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PASS, FAIL: Automated Traffic Cameras Coming to Some NYC School Buses

Automated cameras are coming this fall to more than two dozen New York City school buses.

That bus-mounted stop sign could soon pack a lot more weight. Photo: Jorge Royan/Wikimedia Commons

Here's one Department of Education test students won't want to pass.

Automated "enforcement" cameras are coming to more than two dozen New York City school buses this fall to record how many drivers illegally pass the yellow scholastic engines — and financial penalties could soon follow, city officials said Tuesday.

The six-month data collection pilot will mount recording devices on more than 30 buses operated in all five boroughs by Brooklyn-based contractor NYCBUS, according to a spokesman for the Department of Transportation, which is leading the data collecting initiative along with the city departments of Education and Finance.

"This effort will provide valuable information on reckless driving near schools on tools we may be able to pursue as we continue working to keep young New Yorkers and all New Yorkers safe," the rep, Vin Barone, said in a statement.

Cameras will target drivers who fail to stop behind a school bus stopped to pick up or drop off passengers, Barone said. City rules do not yet permit officials to fine drivers who get caught; a proposal in Monday’s City Record would create fines of $250 for the first violation, $275 for the second, and $300 for every subsequent school bus camera ticket issued in an 18-month period.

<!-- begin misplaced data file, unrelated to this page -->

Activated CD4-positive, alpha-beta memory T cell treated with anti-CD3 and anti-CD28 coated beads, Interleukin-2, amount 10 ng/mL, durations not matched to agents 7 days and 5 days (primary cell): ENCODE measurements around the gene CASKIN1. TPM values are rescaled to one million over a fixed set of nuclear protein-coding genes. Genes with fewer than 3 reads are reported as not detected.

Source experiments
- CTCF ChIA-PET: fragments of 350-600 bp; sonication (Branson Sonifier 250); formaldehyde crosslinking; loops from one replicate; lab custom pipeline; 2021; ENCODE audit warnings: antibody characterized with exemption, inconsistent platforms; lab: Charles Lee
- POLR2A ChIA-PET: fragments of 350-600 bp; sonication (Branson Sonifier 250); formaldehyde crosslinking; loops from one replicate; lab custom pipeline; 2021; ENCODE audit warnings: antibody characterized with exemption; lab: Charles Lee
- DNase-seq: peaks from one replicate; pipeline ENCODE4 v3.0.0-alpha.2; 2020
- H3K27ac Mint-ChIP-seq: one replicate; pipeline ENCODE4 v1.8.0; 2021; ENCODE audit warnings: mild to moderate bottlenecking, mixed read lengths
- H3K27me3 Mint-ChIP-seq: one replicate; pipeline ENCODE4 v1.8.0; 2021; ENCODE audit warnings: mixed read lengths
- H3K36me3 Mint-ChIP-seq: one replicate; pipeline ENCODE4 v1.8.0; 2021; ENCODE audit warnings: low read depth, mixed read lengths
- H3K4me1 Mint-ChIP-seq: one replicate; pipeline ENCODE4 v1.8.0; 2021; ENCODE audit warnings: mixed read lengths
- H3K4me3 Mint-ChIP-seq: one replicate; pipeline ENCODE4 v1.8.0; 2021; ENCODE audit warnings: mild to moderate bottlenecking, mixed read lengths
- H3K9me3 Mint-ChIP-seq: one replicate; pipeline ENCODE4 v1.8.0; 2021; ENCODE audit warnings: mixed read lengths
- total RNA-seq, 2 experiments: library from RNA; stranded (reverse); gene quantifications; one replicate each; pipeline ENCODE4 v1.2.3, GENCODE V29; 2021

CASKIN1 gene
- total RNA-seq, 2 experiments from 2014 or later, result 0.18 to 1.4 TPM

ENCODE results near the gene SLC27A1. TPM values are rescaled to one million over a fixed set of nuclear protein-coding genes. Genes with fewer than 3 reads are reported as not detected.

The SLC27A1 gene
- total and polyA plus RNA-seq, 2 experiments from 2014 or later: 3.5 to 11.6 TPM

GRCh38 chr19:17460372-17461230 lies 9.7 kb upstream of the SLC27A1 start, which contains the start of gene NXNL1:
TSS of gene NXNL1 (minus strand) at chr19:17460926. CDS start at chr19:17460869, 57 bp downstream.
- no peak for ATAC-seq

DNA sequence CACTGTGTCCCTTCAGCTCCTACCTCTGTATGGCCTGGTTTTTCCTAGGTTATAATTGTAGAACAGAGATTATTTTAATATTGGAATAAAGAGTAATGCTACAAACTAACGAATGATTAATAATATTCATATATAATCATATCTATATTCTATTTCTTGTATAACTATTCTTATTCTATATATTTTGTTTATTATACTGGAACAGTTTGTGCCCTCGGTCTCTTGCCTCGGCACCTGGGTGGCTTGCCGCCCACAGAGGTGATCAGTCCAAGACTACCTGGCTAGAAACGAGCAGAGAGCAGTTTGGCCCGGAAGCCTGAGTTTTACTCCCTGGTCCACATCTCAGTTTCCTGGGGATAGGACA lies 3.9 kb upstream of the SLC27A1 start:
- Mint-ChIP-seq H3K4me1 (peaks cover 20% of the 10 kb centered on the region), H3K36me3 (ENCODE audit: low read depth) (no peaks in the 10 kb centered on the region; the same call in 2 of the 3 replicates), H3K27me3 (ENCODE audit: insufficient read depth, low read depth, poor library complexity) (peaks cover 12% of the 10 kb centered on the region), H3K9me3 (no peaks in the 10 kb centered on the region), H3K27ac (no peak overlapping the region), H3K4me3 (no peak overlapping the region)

The Finance Department will hold a virtual hearing on the proposed fines on the morning of Aug. 31. City Council members requested the camera trial run last year despite the city's initial hesitation to comply. Adams administration reps initially claimed that drivers who ignore bus stop arms did not cause many serious injuries.

As with the city’s speed and red light cameras, DOT would be in charge of reviewing violations while DOF would adjudicate cases and collect fines — if the larger program moves forward.

Streets with schools on them are far more dangerous than other roads during pickup and drop-off hours, especially at locations where most students are poor and people of color, an exhaustive Streetsblog investigation revealed last year.

Other local governments have had automated enforcement cameras on their school buses for years, with such initiatives dating back a decade or more in states like Washington, Connecticut, and Georgia

Closer to home, the Long Island town of East Meadow installed cameras on just 10 school buses in 2019, and caught 615 illegal and dangerous passes in just one month, reps for the company that outfitted the local buses with cameras there previously told the Council that year.

Street safety advocates praised the city for finally moving ahead with school bus cameras after automated speed cameras have shown to reduce speeding.

"Automated traffic enforcement is a proven tool to protect New Yorkers from crashes," said D'Shandi Coombs, a schools organizer at Transportation Alternatives, in a statement.

"Last year was the deadliest year for children under Vision Zero and expanding automated enforcement to school buses is an important step to keeping our children safe."

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